Much like social media, the artists that saw growth on streaming platforms were the ones that were posting the most content and knew how best to engage. Although it might be frustrating for artists who don’t know how to manage online promotion to its highest potential; in a data driven, online streaming age social media is an essential tool for artists in search of popular appeal.

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A key aspect of this study was to show compassion and understand the opinions of the artists behind the data. For some artists, not being able to perform and share their talents had a profound effect on their mental health as their creative worlds and livelihoods were dramatically changed.

The resultant months of uncertainty became a crossroads for artists as it was a test of their abilities to conduct and promote themselves as a musician effectively at home during lockdown. A prevailing negative in the data shows a great lack of overall optimism with 65 per cent saying they were not confident operating themselves at home, compared to only 32 per cent who were confident.

The technical side of operating at home was the stand-out aspect of pessimism: 41 per cent said they were not confident promoting themselves online from home. However, many expressed their lack of technical knowledge of social media platforms led to demotivation, with some avoiding it altogether. The moral questions surrounding promoting music during a global pandemic and times of increased social unrest made some feel “pushy” or “intrusive” for putting themselves out there for personal gains in collectively troubled times.

One respondent said: “I was freaked out and didn’t feel like it was suitable to promote myself when people were dying.” Another, discussing their frustration with social media, said: “It just doesn’t cut the mustard and it’s not what music is supposed to be about. I don’t understand how anyone has time to make music with the amount of social media musicians are expected to do in the best of times, so switching to a world where it’s the only outlet for music/performance is grim.”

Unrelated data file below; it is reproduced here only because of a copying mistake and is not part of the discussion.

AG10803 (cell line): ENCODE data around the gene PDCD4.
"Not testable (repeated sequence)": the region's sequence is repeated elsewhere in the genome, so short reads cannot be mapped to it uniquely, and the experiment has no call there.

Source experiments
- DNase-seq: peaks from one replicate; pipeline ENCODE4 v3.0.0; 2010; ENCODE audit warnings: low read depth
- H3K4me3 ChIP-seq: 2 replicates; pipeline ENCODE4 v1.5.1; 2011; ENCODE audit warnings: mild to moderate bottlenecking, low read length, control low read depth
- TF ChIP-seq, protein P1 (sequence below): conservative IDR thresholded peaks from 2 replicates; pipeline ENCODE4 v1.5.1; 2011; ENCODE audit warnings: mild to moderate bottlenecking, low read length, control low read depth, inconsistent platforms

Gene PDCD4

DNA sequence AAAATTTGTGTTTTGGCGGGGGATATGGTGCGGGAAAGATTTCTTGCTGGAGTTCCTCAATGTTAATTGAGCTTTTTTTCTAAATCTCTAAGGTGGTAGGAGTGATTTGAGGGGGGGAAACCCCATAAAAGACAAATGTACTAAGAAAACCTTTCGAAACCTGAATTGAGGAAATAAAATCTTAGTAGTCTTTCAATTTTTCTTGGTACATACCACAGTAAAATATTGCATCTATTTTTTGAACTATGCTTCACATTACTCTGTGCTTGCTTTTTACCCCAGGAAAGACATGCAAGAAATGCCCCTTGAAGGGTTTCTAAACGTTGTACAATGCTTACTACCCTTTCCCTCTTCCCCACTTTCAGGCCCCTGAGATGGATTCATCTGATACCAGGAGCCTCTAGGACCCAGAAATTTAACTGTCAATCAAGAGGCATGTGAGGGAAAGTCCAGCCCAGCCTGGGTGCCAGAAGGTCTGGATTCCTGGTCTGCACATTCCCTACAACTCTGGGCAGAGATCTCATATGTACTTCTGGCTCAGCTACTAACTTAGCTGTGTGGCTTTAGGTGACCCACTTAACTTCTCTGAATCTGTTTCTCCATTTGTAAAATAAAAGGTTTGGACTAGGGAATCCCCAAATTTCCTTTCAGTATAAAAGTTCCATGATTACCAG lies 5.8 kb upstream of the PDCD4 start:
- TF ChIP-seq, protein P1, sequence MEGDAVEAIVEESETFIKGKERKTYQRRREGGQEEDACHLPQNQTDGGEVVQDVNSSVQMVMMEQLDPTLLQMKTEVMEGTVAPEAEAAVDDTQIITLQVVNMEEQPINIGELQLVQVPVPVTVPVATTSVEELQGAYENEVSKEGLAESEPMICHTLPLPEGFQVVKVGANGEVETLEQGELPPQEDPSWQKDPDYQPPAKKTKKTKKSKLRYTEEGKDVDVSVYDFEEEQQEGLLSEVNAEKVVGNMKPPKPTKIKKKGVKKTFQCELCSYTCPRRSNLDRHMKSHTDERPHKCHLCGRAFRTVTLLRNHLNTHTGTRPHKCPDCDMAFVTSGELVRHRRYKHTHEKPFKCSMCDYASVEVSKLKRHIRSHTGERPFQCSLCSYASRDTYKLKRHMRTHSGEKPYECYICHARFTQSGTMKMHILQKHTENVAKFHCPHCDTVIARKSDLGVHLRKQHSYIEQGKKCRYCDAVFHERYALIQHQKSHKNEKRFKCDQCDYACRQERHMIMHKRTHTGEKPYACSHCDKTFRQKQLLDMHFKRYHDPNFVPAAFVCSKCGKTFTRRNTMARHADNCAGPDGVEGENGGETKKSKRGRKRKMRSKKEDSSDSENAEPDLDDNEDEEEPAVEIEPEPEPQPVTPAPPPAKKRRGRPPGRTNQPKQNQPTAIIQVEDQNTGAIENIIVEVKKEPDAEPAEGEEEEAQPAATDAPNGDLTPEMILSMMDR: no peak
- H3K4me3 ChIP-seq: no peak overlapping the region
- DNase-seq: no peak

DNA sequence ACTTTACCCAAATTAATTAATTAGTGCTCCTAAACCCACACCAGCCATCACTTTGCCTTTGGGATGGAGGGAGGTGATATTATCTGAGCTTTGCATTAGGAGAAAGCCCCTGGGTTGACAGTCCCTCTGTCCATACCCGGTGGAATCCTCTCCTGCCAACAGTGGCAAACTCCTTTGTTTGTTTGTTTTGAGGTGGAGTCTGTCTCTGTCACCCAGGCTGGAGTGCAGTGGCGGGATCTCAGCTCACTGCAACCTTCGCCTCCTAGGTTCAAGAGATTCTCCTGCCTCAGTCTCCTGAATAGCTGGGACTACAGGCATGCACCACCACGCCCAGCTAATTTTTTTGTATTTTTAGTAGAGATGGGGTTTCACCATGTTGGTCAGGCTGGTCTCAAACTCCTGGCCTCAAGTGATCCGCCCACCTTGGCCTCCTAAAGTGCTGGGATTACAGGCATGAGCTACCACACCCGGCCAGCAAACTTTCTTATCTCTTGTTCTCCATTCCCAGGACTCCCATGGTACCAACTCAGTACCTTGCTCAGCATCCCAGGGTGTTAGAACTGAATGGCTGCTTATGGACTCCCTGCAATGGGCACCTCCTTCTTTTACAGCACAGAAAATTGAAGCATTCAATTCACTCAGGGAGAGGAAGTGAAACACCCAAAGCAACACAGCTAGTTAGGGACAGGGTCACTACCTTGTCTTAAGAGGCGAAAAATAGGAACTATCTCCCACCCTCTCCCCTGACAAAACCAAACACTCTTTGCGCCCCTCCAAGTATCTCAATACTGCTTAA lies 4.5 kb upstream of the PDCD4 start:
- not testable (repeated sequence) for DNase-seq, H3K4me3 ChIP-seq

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Additionally, 11 per cent described themselves as “live based artists” and therefore were unable to operate effectively at home and another 15 per cent stated live performances were key to their promotion and live streaming was not an effective method for them. One artist said: “I have managed to keep practising, but the lack of physical audience and other musicians makes for an existential crisis. It’s hard to justify your niche when you’re competing with literally the whole world on a given platform.”

The results paint a depreciated picture for some artists during lockdown as many felt left out of the online circus of social media due to lack of technical know-how, motivation or ability to conduct themselves effectively. This suggests a need for more support and education for artists during crisis so they can learn the skills of how to effectively promote themselves online without causing frustration or dismay.

Lockdown is a temporary yet very frustrating setback for artists who choose not to become digitised. The mystique behind the music can sometimes feel lost when artists compel themselves to post on social media every day and broaden yet somewhat saturate their appeal.

Reflecting on his feelings towards the past few months SPQR’s Harrison profoundly concluded: “I hope this lockdown will help artists to realise that it isn’t all about rushing around and the business side of it all. You’re still an artist if you’re at home making your art. Just because you’re not at a gig or there aren’t people watching you doesn’t make your music or art any less legitimate.”

Lead researchers & data analysis: Dr Mathew Flynn & Richard Anderson, University of Liverpool

Read parts one and two of our Playing In research project report.

Issue 111 of Bido Lito! is out now in print. Sign up as a member to get the next issue delivered to your door or become a subscriber to our weekly newsletter.